Danger: ITU bureaucracy seeking to stifle Internet?

Posted on June 21, 2012  /  2 Comments

Research on explosive developments in the ICT field in recent times shows that the ITU was a marginal actor. They had to be dragged kicking and screaming to support the market liberalization processes that yielded innovation and growth. Even in the area of standardization, they could not lead from the front. Entities such as the IEEE were responsible for most of the critical innovations.

Now it appears that the ITU Secretary General, in alliance with Vladimir Putin, is trying to take over the Internet:

The problem, Gross said, is that participation will be limited to representatives of national governments, not telecoms players, and a number of proposals have been put forth that will put the internet under much more restrictive regulation than it is now.

“Proposals have been put forward that would require the ITU to decide on new technologies for the internet, to regulate backbone costs and termination charges for data traffic, roaming charges and even peering,” Gross said.

Report on comments by David Gross.


  1. In a recent coauthored article; David Gross has concluded, “Despite the broad and dramatic scope of various governmental proposals – which could affect core aspects of running an ICT, telecoms, or internet-based business – the WCIT preparatory process is not receiving sufficient attention from most businesses and others. The WCIT could lead to new regulations governing how these businesses are run and how such businesses may interact with their customers, partners, and vendors, as well as how they can innovate and provide new and improved services. Moreover, because of the implicit attacks on established mechanisms of internet governance, the WCIT has the potential to destabilise and politicise standardisation processes and the management of the internet architecture in a way that could also hinder innovation and efficiency. Many national delegations are interested in hearing the concerns of industry and others. Interested companies and other groups should take steps to monitor the conference preparatory processes and should be on the lookout for opportunities to inform and influence the debate.”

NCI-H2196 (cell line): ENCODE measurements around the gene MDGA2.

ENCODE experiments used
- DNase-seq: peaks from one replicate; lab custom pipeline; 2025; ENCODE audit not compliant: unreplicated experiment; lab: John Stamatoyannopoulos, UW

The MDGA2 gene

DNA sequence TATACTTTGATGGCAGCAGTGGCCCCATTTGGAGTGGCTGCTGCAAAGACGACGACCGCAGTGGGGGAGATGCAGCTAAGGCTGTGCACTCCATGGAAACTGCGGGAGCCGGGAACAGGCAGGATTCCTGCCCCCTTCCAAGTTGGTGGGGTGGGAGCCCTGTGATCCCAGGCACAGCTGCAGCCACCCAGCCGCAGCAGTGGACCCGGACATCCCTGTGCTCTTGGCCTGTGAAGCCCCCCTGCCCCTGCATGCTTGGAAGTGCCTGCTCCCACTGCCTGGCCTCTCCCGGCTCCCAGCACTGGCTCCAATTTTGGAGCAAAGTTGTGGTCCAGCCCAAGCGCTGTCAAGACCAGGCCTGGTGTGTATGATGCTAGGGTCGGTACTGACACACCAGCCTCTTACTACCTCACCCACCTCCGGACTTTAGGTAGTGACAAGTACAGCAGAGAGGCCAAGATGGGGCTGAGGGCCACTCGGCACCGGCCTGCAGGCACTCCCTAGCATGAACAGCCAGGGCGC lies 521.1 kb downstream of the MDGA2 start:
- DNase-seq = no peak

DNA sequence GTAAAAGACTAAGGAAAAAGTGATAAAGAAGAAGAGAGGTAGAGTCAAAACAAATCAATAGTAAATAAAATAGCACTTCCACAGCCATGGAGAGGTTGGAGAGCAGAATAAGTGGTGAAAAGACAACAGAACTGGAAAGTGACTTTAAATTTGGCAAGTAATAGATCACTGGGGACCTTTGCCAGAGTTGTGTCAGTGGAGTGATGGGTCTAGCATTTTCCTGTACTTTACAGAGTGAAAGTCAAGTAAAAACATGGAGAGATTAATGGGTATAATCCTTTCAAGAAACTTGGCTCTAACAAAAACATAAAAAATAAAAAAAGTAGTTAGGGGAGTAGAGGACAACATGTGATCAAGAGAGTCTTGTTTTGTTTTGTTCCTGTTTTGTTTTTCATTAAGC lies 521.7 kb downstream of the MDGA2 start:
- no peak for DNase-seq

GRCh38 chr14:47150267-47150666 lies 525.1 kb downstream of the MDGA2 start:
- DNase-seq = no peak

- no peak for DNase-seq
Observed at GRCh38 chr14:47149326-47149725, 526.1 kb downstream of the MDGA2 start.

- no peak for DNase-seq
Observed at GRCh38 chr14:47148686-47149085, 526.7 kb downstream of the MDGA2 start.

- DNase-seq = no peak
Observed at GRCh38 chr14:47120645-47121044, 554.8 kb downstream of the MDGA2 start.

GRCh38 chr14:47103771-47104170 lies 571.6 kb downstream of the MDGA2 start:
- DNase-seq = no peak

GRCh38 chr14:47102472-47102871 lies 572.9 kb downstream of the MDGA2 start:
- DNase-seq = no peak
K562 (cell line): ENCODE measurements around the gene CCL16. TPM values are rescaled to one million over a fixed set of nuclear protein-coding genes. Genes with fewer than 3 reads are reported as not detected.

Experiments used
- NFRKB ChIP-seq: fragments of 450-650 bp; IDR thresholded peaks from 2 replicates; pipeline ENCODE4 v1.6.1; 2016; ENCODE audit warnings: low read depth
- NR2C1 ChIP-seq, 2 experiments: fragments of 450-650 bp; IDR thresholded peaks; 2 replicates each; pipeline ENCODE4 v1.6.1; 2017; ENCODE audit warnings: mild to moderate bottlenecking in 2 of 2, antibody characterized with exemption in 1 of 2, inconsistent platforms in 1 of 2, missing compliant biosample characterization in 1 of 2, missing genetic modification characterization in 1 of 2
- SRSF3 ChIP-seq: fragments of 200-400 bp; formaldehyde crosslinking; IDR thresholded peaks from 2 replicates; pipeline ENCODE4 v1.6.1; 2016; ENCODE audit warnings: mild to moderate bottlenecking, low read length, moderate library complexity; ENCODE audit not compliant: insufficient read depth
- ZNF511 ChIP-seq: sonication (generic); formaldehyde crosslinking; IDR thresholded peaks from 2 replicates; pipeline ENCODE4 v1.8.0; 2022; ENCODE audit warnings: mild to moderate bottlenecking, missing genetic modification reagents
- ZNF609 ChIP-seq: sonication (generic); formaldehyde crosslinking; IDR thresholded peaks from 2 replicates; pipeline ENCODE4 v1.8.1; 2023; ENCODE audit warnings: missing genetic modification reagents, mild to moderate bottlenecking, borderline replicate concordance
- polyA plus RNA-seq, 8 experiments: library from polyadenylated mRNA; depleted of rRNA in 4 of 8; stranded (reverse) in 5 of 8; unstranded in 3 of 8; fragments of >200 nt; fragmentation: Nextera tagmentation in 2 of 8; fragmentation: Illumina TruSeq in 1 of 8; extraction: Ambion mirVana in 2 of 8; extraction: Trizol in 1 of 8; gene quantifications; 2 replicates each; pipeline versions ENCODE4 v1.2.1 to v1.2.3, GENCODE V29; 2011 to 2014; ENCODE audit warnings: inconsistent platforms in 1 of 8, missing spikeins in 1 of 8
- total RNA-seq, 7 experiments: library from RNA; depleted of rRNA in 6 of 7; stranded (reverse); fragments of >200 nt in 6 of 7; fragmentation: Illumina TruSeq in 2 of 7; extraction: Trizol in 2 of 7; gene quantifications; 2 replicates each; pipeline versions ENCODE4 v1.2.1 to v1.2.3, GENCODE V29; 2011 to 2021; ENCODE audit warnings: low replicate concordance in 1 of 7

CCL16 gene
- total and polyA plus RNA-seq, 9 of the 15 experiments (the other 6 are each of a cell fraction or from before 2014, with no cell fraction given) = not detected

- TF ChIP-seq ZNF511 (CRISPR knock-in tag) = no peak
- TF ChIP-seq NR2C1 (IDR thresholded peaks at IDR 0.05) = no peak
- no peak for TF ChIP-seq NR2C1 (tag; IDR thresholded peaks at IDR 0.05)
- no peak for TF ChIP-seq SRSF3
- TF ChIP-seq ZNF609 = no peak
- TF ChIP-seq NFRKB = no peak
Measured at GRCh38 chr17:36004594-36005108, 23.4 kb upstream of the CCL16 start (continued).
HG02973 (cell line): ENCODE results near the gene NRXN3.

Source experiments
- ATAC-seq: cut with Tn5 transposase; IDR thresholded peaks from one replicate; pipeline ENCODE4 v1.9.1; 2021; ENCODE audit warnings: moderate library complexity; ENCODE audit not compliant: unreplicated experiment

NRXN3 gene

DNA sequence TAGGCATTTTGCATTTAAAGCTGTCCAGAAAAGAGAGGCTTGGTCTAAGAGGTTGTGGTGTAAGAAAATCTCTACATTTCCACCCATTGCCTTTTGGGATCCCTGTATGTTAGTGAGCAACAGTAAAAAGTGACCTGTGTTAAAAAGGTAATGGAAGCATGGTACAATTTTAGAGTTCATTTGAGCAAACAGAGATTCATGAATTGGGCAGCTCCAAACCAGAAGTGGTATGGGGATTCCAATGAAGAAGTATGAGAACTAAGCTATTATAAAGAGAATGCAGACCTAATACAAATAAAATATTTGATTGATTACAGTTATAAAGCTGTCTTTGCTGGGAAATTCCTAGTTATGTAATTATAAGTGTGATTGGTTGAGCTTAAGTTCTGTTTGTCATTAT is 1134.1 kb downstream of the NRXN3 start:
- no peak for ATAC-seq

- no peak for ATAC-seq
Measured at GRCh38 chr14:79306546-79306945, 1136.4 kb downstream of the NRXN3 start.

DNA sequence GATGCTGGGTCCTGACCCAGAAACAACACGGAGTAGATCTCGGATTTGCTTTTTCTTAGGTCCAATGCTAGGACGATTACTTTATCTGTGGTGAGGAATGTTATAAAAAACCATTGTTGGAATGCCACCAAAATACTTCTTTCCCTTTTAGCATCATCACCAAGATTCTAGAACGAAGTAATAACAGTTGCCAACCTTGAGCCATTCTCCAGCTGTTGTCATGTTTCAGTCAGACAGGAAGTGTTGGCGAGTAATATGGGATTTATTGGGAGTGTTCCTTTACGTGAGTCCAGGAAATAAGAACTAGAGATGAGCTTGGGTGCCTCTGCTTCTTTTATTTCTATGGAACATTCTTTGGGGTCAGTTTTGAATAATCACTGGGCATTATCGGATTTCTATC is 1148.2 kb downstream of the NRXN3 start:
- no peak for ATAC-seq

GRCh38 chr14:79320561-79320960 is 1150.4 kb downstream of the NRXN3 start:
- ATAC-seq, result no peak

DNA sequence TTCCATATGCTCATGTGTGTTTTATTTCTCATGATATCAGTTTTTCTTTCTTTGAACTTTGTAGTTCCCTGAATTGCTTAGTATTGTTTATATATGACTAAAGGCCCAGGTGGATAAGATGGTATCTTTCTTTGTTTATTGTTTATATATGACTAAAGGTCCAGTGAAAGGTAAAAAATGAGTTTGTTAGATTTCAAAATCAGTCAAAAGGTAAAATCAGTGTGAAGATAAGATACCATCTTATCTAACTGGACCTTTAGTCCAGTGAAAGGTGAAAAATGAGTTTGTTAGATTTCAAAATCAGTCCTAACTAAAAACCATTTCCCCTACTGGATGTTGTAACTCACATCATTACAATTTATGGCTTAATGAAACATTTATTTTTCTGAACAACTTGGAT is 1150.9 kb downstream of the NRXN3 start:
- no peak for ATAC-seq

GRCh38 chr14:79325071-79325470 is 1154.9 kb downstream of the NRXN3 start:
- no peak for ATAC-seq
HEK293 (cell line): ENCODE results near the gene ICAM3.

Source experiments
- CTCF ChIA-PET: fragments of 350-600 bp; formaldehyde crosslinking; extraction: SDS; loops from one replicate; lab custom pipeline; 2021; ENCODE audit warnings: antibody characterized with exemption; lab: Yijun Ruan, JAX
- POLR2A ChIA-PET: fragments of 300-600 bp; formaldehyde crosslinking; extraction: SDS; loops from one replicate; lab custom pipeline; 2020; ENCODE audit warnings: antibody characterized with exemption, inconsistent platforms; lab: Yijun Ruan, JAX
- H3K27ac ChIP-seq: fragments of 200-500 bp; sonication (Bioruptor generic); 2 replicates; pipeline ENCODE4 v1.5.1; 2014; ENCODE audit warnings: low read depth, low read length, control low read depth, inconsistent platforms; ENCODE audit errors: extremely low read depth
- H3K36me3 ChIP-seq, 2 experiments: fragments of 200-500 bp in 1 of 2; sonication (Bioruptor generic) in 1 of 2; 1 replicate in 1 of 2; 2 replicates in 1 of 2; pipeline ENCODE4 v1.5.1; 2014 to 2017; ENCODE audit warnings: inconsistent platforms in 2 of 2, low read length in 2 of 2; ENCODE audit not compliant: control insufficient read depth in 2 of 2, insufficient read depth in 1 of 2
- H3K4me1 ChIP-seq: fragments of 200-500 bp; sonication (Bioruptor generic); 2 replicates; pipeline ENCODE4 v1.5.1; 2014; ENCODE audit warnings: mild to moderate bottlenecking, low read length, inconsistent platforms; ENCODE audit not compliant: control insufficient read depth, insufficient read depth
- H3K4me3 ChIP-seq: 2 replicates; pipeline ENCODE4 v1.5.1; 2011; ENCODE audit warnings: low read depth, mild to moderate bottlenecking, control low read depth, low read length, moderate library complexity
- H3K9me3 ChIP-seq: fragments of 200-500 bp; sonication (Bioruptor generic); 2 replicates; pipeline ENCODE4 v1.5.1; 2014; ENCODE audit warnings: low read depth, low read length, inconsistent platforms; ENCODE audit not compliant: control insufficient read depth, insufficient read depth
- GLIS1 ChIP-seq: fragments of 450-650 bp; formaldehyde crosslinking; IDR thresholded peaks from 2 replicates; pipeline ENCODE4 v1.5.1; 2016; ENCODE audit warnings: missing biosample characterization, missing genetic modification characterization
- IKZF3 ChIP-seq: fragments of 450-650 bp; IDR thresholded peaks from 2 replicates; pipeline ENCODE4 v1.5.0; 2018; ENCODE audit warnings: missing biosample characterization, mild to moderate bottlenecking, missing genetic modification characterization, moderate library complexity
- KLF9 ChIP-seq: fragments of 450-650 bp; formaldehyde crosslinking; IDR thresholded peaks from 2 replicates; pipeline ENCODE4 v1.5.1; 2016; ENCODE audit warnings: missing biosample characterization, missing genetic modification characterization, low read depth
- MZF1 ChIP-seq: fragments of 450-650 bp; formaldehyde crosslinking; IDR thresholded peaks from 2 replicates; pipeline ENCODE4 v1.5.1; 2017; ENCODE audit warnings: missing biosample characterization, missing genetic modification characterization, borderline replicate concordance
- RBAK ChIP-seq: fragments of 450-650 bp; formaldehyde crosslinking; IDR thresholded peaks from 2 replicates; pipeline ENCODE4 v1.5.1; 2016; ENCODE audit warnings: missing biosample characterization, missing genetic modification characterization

Last month Gross has appeared before the House subcommittee and said that this is not the first attempt to centralize control over the Internet, while pointing to United Nations talks in 2003 and 2005. To read his testimony, click here.

  2. it appears that the ITU Secretary General, in alliance with Vladimir Putin, is trying to take over the Internet

    “Let me say quite plainly and clearly: This is simply ridiculous.”

    NY Times Debunking rumors of an Internet takeover